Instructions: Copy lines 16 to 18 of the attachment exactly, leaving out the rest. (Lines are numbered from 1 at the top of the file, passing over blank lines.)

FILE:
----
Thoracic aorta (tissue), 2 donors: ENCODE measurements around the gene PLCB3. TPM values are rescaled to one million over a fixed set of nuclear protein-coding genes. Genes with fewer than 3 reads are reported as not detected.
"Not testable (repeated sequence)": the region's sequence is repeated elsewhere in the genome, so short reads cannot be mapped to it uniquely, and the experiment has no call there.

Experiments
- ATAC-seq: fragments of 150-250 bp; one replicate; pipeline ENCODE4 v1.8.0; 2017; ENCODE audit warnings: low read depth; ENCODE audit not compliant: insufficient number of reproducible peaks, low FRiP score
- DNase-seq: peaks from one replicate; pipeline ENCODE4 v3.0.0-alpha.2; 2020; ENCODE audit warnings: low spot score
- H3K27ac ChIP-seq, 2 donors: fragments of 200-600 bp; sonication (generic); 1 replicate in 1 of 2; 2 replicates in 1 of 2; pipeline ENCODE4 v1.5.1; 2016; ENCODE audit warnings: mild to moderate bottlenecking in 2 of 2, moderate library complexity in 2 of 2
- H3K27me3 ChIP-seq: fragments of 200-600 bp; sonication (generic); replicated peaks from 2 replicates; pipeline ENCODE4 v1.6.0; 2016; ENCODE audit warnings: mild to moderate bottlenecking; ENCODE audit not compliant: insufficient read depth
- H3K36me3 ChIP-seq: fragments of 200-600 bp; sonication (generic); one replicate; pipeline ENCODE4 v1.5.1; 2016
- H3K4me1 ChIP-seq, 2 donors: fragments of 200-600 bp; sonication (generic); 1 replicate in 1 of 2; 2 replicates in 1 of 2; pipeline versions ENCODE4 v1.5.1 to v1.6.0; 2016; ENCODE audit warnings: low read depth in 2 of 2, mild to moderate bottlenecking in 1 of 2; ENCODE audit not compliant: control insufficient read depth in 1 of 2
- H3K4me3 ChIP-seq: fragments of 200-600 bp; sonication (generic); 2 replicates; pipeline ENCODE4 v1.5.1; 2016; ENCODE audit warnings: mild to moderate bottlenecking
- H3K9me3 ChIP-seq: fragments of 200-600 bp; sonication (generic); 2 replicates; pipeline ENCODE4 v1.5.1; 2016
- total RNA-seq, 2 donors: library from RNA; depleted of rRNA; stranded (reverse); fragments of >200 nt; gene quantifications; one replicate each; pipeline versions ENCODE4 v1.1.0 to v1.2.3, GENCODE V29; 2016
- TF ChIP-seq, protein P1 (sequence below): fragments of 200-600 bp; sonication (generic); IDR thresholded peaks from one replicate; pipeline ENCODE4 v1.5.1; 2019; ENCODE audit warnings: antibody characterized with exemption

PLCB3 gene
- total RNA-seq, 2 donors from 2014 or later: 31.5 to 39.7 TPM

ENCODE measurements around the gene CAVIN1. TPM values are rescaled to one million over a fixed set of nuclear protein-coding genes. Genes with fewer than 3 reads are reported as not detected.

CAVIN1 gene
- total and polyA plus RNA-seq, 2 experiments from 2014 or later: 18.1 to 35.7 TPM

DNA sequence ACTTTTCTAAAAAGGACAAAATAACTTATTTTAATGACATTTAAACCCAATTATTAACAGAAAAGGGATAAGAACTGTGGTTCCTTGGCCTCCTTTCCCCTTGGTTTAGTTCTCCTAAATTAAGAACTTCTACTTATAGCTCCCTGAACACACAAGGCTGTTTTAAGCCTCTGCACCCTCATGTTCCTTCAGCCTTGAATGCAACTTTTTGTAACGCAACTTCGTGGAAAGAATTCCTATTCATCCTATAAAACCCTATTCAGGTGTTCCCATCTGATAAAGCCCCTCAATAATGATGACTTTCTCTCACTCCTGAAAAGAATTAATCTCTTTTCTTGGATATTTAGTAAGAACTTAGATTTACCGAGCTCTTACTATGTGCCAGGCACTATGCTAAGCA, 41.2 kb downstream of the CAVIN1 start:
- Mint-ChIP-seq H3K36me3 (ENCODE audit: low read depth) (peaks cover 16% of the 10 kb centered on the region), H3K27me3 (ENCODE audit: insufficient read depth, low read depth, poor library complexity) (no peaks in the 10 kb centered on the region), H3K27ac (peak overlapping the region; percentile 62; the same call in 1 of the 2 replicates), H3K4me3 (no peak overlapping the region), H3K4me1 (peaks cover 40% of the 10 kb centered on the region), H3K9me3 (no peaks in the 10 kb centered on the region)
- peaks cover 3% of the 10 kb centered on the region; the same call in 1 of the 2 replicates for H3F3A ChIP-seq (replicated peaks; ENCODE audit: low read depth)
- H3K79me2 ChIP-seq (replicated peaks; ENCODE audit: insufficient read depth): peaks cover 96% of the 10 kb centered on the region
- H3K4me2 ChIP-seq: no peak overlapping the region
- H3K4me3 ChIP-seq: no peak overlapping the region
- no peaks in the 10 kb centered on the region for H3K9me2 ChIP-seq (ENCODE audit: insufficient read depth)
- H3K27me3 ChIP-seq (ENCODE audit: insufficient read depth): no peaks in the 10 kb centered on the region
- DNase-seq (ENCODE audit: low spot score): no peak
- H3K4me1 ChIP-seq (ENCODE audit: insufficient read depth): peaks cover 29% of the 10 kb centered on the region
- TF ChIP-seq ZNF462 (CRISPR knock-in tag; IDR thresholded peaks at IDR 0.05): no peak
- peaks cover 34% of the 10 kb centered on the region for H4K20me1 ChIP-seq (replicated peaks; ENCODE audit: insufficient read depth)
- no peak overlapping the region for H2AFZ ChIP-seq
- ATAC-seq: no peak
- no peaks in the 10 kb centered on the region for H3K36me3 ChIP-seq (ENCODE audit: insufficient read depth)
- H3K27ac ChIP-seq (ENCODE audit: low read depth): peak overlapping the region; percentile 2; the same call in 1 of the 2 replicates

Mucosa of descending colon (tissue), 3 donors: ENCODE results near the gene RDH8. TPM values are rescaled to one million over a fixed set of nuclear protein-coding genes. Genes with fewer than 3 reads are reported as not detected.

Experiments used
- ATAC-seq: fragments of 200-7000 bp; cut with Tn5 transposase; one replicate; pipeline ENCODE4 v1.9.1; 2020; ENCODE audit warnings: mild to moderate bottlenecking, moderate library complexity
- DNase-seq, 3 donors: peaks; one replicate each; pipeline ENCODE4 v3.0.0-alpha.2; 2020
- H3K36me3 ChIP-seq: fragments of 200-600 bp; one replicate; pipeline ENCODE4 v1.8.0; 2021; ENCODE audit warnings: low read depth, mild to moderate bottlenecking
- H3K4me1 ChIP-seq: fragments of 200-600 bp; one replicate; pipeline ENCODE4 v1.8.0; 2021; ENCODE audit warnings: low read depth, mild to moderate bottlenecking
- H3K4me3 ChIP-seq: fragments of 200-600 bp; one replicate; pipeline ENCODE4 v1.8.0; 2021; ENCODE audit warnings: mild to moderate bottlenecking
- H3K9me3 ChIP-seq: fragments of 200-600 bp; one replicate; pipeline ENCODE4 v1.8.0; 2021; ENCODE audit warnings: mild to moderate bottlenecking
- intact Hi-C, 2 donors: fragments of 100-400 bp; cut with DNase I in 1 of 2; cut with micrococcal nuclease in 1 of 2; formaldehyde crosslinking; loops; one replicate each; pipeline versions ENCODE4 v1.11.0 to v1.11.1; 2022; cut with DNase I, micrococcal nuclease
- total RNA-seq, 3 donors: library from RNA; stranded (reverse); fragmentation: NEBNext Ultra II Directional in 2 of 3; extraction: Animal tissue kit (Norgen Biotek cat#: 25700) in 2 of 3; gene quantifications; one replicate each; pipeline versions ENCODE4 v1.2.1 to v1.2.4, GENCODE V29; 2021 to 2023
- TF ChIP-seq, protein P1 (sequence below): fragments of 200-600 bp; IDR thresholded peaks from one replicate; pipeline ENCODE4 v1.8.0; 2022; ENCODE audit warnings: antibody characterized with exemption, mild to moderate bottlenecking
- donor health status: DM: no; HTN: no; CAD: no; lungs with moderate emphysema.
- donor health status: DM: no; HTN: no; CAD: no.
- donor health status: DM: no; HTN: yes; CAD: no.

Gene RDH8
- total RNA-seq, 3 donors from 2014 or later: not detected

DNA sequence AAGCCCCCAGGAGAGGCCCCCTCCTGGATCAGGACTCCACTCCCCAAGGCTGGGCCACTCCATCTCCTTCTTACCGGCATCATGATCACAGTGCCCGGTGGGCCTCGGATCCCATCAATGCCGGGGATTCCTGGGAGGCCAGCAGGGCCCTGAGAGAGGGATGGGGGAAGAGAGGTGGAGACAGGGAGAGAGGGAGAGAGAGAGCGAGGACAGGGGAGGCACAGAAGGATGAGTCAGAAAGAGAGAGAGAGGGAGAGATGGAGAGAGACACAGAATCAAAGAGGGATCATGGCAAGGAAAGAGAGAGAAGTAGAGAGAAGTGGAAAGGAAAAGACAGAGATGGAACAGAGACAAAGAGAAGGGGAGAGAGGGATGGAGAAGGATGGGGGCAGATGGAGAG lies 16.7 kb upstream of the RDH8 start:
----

ENCODE measurements around the gene CAVIN1. TPM values are rescaled to one million over a fixed set of nuclear protein-coding genes. Genes with fewer than 3 reads are reported as not detected.

CAVIN1 gene
- total and polyA plus RNA-seq, 2 experiments from 2014 or later: 18.1 to 35.7 TPM